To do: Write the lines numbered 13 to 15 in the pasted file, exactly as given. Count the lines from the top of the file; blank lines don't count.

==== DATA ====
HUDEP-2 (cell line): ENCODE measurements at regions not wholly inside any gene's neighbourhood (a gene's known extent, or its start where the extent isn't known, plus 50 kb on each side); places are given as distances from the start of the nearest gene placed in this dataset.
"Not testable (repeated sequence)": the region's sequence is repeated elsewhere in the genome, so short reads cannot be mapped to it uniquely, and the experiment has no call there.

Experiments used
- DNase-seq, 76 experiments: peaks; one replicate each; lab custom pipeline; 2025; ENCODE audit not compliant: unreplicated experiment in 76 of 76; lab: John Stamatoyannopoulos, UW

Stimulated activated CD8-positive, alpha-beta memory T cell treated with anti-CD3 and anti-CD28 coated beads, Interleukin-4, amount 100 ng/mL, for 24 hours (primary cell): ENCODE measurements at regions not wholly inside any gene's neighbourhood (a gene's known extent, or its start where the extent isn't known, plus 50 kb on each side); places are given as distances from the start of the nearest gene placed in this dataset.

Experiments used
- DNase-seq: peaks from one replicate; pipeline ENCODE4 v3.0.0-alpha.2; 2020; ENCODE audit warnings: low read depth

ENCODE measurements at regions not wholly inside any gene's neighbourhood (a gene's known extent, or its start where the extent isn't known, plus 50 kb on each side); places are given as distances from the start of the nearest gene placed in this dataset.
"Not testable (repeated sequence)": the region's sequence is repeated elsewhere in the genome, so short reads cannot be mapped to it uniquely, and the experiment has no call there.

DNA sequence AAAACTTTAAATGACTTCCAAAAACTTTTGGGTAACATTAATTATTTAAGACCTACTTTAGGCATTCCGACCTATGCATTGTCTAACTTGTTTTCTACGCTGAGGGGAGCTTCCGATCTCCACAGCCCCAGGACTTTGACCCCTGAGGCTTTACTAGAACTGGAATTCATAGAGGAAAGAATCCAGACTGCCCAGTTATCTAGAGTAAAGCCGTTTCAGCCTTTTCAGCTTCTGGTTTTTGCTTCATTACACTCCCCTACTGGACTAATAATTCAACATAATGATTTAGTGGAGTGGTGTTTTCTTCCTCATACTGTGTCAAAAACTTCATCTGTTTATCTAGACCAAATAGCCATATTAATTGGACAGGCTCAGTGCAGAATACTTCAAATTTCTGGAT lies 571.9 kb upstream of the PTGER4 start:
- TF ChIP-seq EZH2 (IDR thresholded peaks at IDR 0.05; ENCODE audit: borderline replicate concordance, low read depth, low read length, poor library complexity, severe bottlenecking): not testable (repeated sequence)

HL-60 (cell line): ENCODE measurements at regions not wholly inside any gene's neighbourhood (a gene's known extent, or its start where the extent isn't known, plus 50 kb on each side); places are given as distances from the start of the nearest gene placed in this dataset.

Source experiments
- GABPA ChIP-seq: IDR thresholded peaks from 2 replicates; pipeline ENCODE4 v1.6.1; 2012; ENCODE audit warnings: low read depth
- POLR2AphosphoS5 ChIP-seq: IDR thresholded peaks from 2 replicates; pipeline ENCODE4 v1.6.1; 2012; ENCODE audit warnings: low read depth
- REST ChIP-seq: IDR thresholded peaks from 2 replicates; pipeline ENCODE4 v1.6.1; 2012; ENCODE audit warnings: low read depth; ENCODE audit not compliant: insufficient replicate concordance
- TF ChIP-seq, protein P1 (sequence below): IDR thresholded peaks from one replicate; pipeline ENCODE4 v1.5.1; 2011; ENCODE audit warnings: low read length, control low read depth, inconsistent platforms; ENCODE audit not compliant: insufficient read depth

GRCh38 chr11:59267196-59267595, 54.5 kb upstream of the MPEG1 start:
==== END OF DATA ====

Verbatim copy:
Source experiments
- GABPA ChIP-seq: IDR thresholded peaks from 2 replicates; pipeline ENCODE4 v1.6.1; 2012; ENCODE audit warnings: low read depth
- POLR2AphosphoS5 ChIP-seq: IDR thresholded peaks from 2 replicates; pipeline ENCODE4 v1.6.1; 2012; ENCODE audit warnings: low read depth